United Airways Reviews $1.eight Billion Loss However Seems Forward to Friendlier Skies
Thursday October 15, 2020
As the coronavirus pandemic continues to weigh heavily on the travel industry financially, airlines are trying to shift their focus from stopping bleeding to planning a recovery. Confident Scott Kirby, United Airlines CEO, says recovery is “now visible” on the horizon, “although that recovery still seems a long way off.” The light at the end of the tunnel is far away, but this is it Turning point, “Kirby told reporters and analysts on a conference call Thursday. One reason for optimism is that United can now test travelers on the airport for COVID-19, with results in 15 minutes to see if a passenger has been infected, before boarding the plane. The rapid tests are only performed at the San Francisco airport for travelers traveling to Hawaii. If the test is negative, the traveler must upon arrival in Hawaii, which the tropical island nation required of all arriving travelers , Do Not Quarantine for 14 Days United Airlines executives say news of the rapid testing program caused an increase A The bleeding continues for the time being. United reports that weaker than expected demand for air travel during the summer months resulted in a larger than expected loss of nearly $ 2 billion in the third quarter. On Tuesday, rival Delta Air Lines reported a loss of more than $ 5 billion in the third quarter. The number of people flying commercially has fallen since March. According to the Airlines for America industry group, air travel demand fell 94% at one point in April, and after a brief spike in June and early July, demand fell 65% to 70% in August and September compared to the same Months of the previous year. And that depresses the bottom line of the airlines. Overall, sales fell 78% in the third quarter. Passenger revenue declined 84% from July, August, and September last year when the airline posted more than $ 1 billion in profit.
The only bright spot was a 50% increase in air freight sales. Although United cut operating costs by nearly 60%, the airline burned cash at the rate of $ 25 million per day in the third quarter. This is a decrease from a daily cash burn rate of $ 40 million per day in the second quarter. United began vacationing 13,000 employees on October 1, when a federal payroll support program expired, and talks to extend that aid remain stalled. United has promised to put these full staff back on the payroll if Congress and the White House reach an agreement that the airlines receive additional aid soon. Kirby says the coronavirus pandemic sparked “the worst financial crisis in aviation history,” and admits that the “negative effects of COVID-19 are likely to continue in the near future.” “We won’t get through this until there is a widespread vaccine, probably towards the end of next year, so we have (another) 12-15 months of pain, sacrifice and difficulty,” Kirby said. “But we did everything in the early stages to have trust and it is really about trust to overcome the crisis and get to the other side.” Aviation industry analysts and airline executives say there seems to be a pent-up demand for air travel as many people enjoy flying and escaping, even for short trips. They expect recreational and warm weather destinations to lead to a recovery in air travel. However, the bigger drag on United and its main competitors Delta and American was the sharp decline in the more profitable business travel sector. Many business travelers tend to book later and even at the last minute and are willing to pay higher prices for better schedules and perks like business class seating. United said business travel has dropped 85-90% due to the pandemic, and CEO Scott Kirby believes business travel will not recover as quickly as vacation travel. “Business travel is incredibly important to United,” said Kirby. “It used to be our bread and butter. I think it will be our bread and butter in the future. (But) it will be a couple of years before things get serious again,” added Kirby not expecting business trips however, disagrees with those who believe that Zoom, GoToMeeting, and other video conferencing platforms will replace face-to-face business meetings and sales pitches. “We’re social beings. And I think the demand will come back,” said Kirby. “I used to like to say that the first time someone loses a sale to a competitor who showed up in person is the last time they try to make a sales call to Zoom.”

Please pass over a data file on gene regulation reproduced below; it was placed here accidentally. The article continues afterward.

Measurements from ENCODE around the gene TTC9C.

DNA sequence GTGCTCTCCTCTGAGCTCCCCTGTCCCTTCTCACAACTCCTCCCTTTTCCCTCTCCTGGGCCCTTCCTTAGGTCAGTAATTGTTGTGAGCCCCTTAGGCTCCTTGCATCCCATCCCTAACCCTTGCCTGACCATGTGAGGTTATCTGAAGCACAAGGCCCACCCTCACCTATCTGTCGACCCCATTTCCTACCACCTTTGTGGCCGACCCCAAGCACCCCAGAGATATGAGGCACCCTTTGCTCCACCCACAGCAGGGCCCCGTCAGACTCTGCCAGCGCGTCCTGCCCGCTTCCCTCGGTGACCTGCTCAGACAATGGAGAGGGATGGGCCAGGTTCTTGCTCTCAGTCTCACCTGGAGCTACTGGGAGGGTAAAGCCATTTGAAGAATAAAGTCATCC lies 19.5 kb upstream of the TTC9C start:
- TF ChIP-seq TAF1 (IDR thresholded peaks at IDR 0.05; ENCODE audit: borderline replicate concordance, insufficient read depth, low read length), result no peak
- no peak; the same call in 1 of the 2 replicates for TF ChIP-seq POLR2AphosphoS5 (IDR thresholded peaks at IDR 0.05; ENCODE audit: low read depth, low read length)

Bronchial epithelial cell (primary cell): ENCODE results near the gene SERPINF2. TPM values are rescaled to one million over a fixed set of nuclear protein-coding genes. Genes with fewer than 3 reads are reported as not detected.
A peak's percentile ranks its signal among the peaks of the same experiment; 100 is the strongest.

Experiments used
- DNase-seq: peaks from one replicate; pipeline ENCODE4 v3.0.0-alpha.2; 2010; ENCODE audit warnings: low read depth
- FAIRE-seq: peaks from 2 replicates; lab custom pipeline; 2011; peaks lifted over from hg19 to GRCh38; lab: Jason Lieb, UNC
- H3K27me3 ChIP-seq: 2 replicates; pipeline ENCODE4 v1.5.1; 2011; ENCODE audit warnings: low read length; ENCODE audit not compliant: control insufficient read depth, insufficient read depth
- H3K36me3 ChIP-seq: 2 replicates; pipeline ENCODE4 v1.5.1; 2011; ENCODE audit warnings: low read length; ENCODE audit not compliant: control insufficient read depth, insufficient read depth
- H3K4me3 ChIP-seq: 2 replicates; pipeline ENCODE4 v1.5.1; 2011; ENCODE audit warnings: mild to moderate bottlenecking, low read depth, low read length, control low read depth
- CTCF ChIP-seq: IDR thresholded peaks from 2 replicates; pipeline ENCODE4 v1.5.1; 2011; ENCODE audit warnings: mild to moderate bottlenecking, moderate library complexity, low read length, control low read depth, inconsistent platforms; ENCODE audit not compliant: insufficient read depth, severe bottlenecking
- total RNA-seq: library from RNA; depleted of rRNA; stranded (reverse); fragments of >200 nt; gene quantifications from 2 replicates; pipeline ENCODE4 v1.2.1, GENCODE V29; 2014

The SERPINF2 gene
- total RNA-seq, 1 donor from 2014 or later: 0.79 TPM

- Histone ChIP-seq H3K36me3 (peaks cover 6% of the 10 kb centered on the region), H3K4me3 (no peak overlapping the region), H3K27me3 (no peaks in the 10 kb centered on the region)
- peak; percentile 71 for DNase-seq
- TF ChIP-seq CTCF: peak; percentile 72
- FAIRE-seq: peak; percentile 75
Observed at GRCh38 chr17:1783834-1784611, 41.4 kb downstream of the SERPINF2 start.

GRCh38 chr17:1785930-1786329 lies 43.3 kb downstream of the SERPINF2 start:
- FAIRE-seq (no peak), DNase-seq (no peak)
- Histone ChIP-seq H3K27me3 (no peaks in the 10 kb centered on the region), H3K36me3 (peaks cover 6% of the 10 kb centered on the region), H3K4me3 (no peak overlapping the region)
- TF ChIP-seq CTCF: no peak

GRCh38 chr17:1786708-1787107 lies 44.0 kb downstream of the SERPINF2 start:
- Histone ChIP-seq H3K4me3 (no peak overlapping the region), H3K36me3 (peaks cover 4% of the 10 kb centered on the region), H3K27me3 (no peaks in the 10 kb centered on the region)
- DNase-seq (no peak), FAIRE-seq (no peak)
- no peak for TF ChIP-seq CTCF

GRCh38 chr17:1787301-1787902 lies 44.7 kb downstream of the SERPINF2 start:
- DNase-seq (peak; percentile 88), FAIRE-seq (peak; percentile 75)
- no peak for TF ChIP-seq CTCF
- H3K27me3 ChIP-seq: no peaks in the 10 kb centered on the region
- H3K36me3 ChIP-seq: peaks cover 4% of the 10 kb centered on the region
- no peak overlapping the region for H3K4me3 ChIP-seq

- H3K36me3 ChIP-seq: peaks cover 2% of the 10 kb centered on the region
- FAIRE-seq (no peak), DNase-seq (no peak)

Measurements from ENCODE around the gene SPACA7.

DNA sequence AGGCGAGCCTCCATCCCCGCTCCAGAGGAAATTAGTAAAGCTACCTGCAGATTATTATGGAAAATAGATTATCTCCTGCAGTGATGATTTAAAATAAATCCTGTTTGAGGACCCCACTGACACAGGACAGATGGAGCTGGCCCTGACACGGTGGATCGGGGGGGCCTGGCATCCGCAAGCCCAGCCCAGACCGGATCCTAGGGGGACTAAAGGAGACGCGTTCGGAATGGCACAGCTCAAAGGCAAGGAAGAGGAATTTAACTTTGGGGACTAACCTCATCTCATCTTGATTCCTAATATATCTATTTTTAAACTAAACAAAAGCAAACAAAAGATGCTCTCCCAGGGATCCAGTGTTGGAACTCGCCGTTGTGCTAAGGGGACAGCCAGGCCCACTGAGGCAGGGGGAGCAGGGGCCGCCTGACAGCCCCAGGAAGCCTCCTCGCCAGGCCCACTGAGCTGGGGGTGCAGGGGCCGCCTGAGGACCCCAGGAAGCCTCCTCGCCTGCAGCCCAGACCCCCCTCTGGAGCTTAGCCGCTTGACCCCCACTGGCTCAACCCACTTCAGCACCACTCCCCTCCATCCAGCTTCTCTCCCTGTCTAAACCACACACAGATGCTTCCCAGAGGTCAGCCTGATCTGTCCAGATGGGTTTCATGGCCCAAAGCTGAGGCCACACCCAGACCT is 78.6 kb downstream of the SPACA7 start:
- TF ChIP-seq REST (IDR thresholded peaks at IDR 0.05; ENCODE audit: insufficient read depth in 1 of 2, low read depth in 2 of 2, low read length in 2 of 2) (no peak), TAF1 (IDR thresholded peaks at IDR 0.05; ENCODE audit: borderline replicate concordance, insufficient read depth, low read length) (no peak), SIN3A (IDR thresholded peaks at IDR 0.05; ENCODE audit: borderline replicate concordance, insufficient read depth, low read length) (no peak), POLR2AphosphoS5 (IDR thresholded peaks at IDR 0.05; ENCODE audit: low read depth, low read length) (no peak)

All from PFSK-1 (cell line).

Copyright 2020 NPR. Further information is available at https://www.npr.org.
KPBS ‘daily news podcast on local politics, education, health, the environment, border and more. New episodes are ready on weekday mornings so you can overhear your morning commute.
Download Acrobat Reader to view PDF documents.